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A guide to patch management policies for MSPs

With cybercriminals becoming more sophisticated in their attempts to access company systems and data—and with companies taking on more IT assets than ever—patch management is crucial. Managed services providers (MSPs) often have the responsibility of managing patches for multiple customers at a time, complicating things even further.

To top it all off, customers today typically rely on multiple different device types and platforms. As MSPs contend with a growing number of IT assets, they also have to deploy across different customer networks and varying device types. Doing so can make patch management and patch deployment even more challenging. To help overcome these complexities, MSPs should focus on implementing robust and comprehensive patch management policies that clearly outline best practices.

Patch management best practices to consider

Increasing concerns surrounding cybersecurity mean that an effective patch management policy implementing best practices is crucial for helping keep your customers’ computing environments secure. Here are some of the most important patch management practices that your company should ensure are implemented for a successful strategy:

1. MAKE SURE THE SYSTEMS INVENTORY IS ACCURATE

If your MSP’s inventory of hardware and software components connected to the network isn’t accurate, ensuring that the relevant devices and applications are patched becomes very difficult. By running frequent scans of a network’s system and asset inventory, you can facilitate ongoing visibility that helps accurately inform when patches must be applied.

2. ASSIGN CATEGORIES TO ASSETS

Once you’ve created a reliable and accurate inventory, try to group assets by how vulnerable they are to attack, as well as how much of an impact it would have on company operations if downtime occurred. Doing this helps you identify which assets need rapid patch deployment (i.e., either hours or days after the patch’s release) and which can manage with a less immediate time frame (i.e., several weeks after the patch’s release). Prioritize assets that store confidential information, have public-facing components, or facilitate crucial operations.

3. CONSOLIDATE SOFTWARE

Patching becomes more complicated when customers use multiple versions of software. Because of this, streamlining and consolidating software is an important patch management practice that facilitates internal cohesion and minimizes administrative overhead by ensuring that numerous distinct programs or apps aren’t being used concurrently for one purpose. By reducing software options and opting for all-in-one software for MSPs, you reduce the number of necessary patches—which in turn helps reduce vulnerability and risk.

4. STAY INFORMED OF PATCH ANNOUNCEMENTS FROM VENDORS

In networking environments, it’s very common to use third-party tools—which means that staying on top of the latest patch announcements from vendors plays a crucial role in effective patch management and security. With an accurate and regularly updated asset inventory, you can easily sign up to receive security updates from the appropriate third-party vendors. You can usually opt to have these sent to a certain email inbox or a preferred communication channel to help ensure that these updates aren’t overlooked.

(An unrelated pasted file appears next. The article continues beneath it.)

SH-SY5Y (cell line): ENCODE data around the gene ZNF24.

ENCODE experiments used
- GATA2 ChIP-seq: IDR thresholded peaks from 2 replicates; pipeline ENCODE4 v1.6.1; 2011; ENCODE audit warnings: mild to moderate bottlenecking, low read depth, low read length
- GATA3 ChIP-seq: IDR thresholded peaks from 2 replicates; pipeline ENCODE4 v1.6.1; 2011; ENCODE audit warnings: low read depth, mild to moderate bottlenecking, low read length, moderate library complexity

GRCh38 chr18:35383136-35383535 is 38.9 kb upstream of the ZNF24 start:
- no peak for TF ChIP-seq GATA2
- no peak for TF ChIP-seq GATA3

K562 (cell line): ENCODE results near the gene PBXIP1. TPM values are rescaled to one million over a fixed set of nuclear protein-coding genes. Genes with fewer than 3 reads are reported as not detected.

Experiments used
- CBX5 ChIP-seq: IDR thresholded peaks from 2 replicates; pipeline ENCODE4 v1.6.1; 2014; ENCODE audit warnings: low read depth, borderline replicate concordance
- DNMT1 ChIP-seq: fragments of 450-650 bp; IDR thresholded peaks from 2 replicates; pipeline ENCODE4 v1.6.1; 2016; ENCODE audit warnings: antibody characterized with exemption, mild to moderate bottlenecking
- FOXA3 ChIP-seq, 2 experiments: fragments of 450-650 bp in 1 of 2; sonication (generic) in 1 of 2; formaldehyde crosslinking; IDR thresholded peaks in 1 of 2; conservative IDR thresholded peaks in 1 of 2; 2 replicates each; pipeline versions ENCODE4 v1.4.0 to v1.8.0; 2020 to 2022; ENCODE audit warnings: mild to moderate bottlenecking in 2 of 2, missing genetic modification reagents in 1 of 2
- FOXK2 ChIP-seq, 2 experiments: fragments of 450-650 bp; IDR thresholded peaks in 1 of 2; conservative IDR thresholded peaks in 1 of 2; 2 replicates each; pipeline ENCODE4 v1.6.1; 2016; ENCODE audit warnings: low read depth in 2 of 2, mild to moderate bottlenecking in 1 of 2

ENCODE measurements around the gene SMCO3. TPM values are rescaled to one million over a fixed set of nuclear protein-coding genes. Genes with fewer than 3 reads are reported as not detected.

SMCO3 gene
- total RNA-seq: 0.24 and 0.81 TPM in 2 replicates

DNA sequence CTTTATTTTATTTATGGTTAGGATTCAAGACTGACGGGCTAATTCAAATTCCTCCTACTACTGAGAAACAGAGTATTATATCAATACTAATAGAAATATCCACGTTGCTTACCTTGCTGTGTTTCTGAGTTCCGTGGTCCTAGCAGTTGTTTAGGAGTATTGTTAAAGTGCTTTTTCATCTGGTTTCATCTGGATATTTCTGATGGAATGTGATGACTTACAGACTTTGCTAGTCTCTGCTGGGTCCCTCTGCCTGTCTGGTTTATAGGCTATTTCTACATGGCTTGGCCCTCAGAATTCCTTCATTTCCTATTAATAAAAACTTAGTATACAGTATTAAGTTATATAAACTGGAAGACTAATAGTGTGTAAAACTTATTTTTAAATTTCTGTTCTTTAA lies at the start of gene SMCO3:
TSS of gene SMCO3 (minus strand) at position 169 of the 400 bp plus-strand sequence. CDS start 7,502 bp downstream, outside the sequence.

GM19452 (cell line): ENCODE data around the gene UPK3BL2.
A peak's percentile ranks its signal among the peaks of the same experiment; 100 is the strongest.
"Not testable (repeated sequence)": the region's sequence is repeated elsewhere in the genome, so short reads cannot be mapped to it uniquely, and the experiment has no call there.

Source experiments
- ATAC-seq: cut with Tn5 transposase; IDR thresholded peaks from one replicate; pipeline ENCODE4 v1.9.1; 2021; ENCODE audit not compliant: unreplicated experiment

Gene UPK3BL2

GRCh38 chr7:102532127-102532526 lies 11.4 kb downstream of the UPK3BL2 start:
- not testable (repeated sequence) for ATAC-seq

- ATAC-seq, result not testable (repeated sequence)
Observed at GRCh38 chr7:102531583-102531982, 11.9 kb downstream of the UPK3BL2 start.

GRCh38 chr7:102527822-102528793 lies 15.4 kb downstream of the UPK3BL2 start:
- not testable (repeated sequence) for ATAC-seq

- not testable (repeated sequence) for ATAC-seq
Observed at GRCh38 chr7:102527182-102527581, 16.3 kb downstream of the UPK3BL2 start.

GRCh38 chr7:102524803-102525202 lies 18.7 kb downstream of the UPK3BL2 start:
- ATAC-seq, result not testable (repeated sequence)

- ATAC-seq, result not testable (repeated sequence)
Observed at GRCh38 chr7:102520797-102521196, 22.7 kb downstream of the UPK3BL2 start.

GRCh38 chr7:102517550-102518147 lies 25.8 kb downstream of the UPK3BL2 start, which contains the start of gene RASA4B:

5. ACCOUNT FOR PATCH EXCEPTIONS

It’s reasonably likely that you will be faced, at some point or another, with the need to deploy a patch that requires alterations to function as it should, or that can’t be applied immediately. Because this can be a time-consuming process, try to limit the amount of risk that the relevant asset is being exposed to until you can deploy the patch. It’s important that you never expose any high-stakes assets (such as servers) to additional vulnerabilities when they’re not patched.

6. AUTOMATE WHEREVER POSSIBLE

This is perhaps the most important patch management best practice. Using a patch management tool, patch deployment software, or all-in-one software for MSPs can enable you to automate your patch management processes. Not only can this save time and resources, but it can also reduce the need for employees to perform repetitive tasks, allowing them to refocus their efforts elsewhere.

Automated patch management tools are also more reliable and accurate than manual patch management activities, and can generate live updates and alerts to keep you informed in real-time. These benefits translate into better customer services and loyalty in the long run.

Automating with the right patch management tool

For automated patch deployment software that is reliable, scalable, and user-friendly, look no further than N-able N-central®. This remote monitoring and management software includes patch management software, backup management software, and a remote access tool—all consolidated in one powerful tool.

The patch management software included in N-central allows you to easily keep software updated across numerous client sites, with features like automated rollout, detailed scheduling utilities, and robust reporting features. This tool is optimized for resource usage and can help your team maximize efficiency to serve more customers. In addition to patch management features, N-central also includes endpoint detection and response capabilities, such as fast agent deployment, file analysis in near real-time, policy-driven automation, forensic analysis, offline endpoint protection, and autonomous threat response. These advanced security features, combined with comprehensive patch management utilities, help you keep customer systems safe and secure.

For a flexible, all-in-one patch deployment software solution that can meet all your needs—even as you grow—N-able N-central is the ideal choice. To start exploring today at no charge to you, a 30-day free trial is available.

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